It’s estimated that 30 million Americans have Type 2 Diabetes. About 25 - 30 million Americans suffer from Obstructive Sleep Apnea. While those numbers are close only by coincidence, there is significant overlap between the two conditions. According to a 2014 study analyzing European Sleep Apnea Cohort Data, 71% of Type 2 Diabetics suffer from Obstructive Sleep Apnea, while about 30% of those with severe sleep apnea have Type 2 Diabetes.
So what drives this connection? While the simplest explanation would be correlation due to the fact that obesity is a contributing factor to both conditions, it’s becoming more clear through recent research that there is a deeper connection. Obesity is not the only factor linking these disease states.
In recent clinical research, untreated sleep apnea has been associated with increased insulin resistance and glucose intolerance. According to the Cleveland Clinic, not only can OSA contribute to the development of Type 2 Diabetes, if left untreated, OSA will make Diabetes more difficult to manage:
If you have diabetes, sleep apnea can make it more difficult to manage your diabetes. This is because when your breathing pauses while you sleep, there is an increase in carbon dioxide in your blood. This leads to:
- Insulin resistance so that the body doesn’t use insulin effectively. This causes more sugar in the blood stream leading to high blood sugars.
- Chronic elevated blood pressure.
- A higher incidence of heart problems or cardiovascular disease.
- Early morning headaches.
Inadequate rest or sleep can also lead to lack of motivation to exercise or plan meals. This often leads to irritability, which can affect relationships with family, friends and coworkers. Sleepiness also can cause people to forget to take their medications and lead to further diabetes complications.*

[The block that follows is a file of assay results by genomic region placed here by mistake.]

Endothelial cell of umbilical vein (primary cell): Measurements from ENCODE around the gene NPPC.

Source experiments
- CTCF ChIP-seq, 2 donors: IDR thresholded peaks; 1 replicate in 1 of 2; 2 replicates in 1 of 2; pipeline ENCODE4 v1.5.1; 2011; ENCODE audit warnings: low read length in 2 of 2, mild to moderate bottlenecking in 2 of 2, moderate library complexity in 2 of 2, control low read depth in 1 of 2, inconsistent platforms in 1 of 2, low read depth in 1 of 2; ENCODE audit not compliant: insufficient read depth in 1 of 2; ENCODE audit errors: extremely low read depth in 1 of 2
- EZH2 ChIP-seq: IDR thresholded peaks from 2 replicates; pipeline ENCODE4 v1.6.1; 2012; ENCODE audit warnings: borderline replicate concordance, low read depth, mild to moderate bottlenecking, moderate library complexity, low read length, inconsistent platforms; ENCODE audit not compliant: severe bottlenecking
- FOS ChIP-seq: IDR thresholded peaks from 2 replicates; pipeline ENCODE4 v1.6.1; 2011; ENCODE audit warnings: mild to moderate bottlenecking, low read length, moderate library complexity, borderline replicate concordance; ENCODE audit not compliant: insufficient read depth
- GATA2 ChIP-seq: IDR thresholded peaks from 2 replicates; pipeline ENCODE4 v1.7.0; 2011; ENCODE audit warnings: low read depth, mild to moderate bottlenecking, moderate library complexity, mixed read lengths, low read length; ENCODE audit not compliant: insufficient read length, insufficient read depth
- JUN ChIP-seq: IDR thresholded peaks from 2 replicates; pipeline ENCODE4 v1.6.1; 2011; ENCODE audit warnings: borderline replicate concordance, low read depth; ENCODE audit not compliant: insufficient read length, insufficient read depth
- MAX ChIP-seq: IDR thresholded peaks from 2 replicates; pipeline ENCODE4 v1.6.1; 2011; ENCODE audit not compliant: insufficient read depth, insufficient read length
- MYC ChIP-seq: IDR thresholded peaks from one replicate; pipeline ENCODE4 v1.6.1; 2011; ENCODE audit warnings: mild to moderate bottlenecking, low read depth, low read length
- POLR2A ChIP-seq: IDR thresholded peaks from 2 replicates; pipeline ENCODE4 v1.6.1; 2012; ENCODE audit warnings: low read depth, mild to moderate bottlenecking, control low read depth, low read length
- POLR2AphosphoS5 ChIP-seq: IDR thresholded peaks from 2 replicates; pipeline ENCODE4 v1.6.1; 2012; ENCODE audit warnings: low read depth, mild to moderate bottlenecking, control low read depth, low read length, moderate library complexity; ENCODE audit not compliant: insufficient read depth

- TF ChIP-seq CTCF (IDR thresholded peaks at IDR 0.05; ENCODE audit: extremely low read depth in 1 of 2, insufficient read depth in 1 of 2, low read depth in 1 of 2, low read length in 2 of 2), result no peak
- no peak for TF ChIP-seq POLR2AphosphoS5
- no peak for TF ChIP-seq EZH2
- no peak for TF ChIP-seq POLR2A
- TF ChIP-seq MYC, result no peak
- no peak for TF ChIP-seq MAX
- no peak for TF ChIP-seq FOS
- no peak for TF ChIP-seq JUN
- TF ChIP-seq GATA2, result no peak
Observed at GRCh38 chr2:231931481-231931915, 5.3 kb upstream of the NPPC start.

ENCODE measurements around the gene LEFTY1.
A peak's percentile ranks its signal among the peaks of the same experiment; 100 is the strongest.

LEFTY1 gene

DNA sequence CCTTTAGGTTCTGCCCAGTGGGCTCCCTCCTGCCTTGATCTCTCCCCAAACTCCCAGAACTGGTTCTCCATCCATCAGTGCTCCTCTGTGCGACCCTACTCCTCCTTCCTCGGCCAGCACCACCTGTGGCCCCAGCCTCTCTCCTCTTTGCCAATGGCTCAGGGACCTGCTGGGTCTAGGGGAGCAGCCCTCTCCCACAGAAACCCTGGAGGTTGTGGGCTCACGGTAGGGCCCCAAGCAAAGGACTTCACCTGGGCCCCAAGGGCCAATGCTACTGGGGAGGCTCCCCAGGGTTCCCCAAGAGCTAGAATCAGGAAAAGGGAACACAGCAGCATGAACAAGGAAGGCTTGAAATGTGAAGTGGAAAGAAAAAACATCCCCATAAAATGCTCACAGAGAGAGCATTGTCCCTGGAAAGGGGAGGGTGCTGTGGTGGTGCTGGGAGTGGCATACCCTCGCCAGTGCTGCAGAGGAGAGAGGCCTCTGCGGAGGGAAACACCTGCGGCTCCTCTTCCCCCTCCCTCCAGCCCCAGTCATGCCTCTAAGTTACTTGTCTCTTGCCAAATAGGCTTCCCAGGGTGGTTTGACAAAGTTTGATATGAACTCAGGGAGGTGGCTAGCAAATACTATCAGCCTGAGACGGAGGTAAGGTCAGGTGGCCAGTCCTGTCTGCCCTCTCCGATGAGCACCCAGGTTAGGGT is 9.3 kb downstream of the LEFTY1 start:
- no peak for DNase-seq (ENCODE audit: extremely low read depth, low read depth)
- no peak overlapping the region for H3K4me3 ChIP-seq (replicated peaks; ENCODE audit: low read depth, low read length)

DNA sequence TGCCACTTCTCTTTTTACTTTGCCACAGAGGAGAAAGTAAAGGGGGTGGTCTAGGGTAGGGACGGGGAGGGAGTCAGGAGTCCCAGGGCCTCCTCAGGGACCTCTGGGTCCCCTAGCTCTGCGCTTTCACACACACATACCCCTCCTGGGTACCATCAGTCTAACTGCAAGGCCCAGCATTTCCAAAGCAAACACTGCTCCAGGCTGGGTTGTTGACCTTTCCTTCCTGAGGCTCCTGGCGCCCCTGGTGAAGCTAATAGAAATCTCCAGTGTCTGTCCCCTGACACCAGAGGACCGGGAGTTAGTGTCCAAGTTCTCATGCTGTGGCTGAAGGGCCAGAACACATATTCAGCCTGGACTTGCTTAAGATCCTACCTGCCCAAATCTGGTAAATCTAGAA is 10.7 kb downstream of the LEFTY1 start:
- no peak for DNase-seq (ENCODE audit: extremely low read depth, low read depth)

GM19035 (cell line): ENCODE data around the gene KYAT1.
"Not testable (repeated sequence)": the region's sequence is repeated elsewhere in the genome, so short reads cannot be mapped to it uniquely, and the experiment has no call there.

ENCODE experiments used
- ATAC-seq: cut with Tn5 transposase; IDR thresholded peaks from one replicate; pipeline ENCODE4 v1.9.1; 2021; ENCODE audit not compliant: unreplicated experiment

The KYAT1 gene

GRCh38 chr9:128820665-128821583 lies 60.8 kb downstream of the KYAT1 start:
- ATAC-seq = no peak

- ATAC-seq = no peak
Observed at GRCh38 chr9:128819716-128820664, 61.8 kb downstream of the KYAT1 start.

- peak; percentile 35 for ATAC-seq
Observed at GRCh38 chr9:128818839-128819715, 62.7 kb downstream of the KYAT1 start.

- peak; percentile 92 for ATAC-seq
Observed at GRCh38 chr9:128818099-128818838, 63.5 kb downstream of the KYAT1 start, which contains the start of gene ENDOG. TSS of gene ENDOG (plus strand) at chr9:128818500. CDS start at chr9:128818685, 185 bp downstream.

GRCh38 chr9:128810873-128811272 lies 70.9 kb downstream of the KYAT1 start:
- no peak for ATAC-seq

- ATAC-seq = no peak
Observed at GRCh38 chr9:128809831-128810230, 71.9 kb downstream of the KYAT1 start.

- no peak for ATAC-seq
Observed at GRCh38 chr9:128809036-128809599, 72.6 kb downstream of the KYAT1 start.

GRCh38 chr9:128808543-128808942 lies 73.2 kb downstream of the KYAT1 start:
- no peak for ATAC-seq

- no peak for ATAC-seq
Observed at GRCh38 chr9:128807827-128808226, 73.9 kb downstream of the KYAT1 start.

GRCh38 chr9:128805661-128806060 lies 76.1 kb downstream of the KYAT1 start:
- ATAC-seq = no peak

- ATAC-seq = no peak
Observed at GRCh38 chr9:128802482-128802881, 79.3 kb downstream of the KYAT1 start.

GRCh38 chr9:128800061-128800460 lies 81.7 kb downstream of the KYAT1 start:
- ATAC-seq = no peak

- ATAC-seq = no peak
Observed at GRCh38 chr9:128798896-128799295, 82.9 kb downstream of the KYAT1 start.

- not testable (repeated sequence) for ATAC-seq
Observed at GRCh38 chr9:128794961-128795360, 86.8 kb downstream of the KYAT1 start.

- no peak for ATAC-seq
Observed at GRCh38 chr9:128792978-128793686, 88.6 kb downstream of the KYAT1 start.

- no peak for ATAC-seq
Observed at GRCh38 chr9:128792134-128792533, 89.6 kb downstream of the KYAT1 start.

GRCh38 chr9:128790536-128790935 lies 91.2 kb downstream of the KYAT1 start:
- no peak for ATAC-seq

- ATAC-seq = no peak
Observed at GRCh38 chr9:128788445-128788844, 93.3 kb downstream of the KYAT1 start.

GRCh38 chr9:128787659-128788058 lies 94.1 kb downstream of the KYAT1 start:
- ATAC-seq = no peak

Given the correlation between these two conditions and the negative impact that OSA has on Diabetes Patients, it is imperative those who suffer from Type 2 Diabetes work with their healthcare providers to understand their risk of sleep apnea. Better sleep through treating OSA will promote better general health as well as aid in the treatment of diabetes.
According to Daniel Einhorn, President of the American College of Endocrinology:
“Patients may be apprehensive about treatments for OSA, but the reality is that doing so will improve many aspects of health. Treating OSA can improve glycemic control and insulin resistance and help with CVD markers and weight gain.”
- * https://health.clevelandclinic.org/sleep-apnea-can-make-managing-diabetes-more-difficult-what-you-need-to-know/)
- Kent, B.D., et al., (2014). Diabetes mellitus prevalence and control in sleep-disordered breathing: the European Sleep Apnea Cohort (ESADA) study. Chest, 146(4), 982-990.